It was all kind of sickeningly inevitable, watching the Clint managing machine follow its pre-programmed formulas and move the game to its ultimate, inexorable conclusion. Bumgarner was good enough, of course, that none of this mattered a whit, but still, as we transition to the cold, depressing Season of the Up and Down Sports (Red Smith), you'd have liked to see a little creativity from the manager in the final game of the year.

Oh well. It was a hell of a season. More about that in a subsequent post.

* I would prefer never to see Justin Wilson pitch in a game ever again.

Wednesday, October 01, 2014


...is the day.

There's no way I can fully articulate how much today means to me, but I'm going to try my best anyways. Last year, I was in China, so I watched the Pirates' first playoff game in 21 years on a computer screen. Today, I get to watch a playoff game take place mere feet away from my face.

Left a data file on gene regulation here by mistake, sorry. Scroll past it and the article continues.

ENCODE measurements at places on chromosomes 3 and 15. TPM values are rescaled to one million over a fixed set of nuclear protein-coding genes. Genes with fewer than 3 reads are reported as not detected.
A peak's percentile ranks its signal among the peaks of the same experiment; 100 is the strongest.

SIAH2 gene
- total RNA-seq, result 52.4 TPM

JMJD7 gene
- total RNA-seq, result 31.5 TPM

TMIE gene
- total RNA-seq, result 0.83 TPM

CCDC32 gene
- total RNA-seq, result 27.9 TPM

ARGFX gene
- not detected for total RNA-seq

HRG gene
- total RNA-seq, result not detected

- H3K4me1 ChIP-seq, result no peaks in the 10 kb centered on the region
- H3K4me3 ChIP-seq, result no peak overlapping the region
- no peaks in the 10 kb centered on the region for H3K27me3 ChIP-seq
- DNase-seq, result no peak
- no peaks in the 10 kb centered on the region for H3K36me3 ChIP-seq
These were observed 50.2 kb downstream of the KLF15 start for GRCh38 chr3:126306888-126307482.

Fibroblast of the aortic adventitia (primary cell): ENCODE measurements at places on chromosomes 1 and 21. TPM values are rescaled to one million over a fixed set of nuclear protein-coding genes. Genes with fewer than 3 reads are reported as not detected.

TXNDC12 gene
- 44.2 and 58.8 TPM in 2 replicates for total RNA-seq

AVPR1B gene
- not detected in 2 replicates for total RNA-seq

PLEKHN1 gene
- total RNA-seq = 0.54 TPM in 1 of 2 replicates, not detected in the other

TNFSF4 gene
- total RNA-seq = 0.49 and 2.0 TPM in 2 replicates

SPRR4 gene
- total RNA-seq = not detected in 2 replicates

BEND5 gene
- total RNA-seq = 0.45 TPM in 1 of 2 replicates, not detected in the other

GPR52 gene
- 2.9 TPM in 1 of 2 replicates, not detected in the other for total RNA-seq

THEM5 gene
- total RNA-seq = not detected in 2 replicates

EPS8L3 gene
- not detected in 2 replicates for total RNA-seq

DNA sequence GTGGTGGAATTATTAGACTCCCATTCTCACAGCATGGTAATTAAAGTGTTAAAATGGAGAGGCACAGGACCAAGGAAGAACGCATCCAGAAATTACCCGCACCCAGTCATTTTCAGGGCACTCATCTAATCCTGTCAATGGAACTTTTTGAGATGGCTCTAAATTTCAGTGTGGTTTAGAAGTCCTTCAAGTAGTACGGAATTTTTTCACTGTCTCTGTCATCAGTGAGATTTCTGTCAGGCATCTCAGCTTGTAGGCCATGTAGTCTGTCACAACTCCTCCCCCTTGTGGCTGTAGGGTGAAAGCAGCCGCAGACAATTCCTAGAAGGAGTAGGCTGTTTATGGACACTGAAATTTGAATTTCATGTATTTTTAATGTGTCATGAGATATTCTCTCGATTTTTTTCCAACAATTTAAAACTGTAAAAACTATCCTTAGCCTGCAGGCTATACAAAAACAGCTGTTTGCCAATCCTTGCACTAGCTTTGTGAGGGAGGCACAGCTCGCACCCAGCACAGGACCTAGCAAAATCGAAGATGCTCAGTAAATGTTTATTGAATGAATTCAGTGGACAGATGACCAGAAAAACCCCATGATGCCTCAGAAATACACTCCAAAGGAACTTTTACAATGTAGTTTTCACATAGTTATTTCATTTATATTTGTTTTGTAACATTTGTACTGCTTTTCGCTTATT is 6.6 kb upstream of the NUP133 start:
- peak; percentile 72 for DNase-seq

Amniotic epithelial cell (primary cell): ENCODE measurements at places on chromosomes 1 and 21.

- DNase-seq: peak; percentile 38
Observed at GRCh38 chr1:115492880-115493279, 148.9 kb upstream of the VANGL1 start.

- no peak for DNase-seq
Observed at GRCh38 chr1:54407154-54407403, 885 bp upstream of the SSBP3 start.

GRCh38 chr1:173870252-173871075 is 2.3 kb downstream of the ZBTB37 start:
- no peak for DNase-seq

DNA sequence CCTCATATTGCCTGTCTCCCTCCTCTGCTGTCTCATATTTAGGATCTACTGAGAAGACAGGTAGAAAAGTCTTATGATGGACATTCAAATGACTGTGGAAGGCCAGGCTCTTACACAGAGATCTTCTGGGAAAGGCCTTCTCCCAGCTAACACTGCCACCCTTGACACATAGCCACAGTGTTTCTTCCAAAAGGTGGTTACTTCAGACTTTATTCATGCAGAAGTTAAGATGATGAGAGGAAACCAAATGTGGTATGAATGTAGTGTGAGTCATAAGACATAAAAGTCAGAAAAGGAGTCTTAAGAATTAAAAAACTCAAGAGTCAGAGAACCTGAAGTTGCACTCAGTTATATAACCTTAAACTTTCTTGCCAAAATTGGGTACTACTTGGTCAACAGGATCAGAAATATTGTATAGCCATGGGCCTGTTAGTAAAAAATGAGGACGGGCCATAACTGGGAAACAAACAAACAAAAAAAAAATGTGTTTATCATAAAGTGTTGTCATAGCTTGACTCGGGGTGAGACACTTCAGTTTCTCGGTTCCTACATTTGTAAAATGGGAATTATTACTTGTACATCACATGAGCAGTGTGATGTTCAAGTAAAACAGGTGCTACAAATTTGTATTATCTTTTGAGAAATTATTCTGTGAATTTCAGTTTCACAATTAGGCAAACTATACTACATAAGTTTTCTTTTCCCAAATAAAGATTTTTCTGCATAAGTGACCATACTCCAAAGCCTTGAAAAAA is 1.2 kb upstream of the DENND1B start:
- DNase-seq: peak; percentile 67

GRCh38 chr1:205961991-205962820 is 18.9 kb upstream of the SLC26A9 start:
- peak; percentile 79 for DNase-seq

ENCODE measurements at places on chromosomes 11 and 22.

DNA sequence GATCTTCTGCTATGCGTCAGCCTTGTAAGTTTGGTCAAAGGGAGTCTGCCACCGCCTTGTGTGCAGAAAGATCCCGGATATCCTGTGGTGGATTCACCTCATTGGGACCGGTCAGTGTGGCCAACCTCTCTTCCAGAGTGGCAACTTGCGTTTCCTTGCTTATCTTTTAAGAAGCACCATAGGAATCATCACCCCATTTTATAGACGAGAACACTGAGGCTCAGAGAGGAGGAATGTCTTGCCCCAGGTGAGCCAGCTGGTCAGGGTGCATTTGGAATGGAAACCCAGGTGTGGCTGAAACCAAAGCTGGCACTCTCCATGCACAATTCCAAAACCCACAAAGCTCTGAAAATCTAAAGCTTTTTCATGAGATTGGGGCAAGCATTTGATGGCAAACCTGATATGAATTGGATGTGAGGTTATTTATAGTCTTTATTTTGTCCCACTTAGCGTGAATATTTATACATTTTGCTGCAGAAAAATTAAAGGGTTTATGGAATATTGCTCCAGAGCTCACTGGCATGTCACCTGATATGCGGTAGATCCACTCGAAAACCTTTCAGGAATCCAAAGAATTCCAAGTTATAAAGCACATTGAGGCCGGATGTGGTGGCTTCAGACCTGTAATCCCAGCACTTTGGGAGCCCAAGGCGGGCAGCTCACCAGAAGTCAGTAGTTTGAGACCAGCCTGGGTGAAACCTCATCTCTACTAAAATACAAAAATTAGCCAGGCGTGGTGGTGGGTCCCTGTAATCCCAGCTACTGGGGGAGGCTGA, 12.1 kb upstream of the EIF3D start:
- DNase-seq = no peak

I have been a Pirates fan since I was a speck. The story goes that while my mother was giving birth to me, my father (whom you know as "Billy") was in the hospital eating a peanut butter sandwich and watching the Pirates play the Los Angeles Dodgers. The Bucs won that game, 7-4.

As a toddler, I had many strange habits. One of them was that, after taking a bath, I'd run from the bathroom to my room, wearing a towel like a cape, screaming: "
I'm Andy Van Slyke!!!"

In the years that followed, I attended, watched, and listened to thousands of Buccos games in my life. Despite the losing, rooting for the Bucs was an essential part of every Spring, Summer and Fall. And I spent every Winter huddled around the hot stove.

And now, today, one of my dreams will come true. No matter how it ends, I'm going to watch a Pirates playoff game in person.
It's happening.

Here is a by-no-means-exhaustive list of some moments I'm excited to witness tonight:

1. Edinson "Eddie" Volquez records his first strike.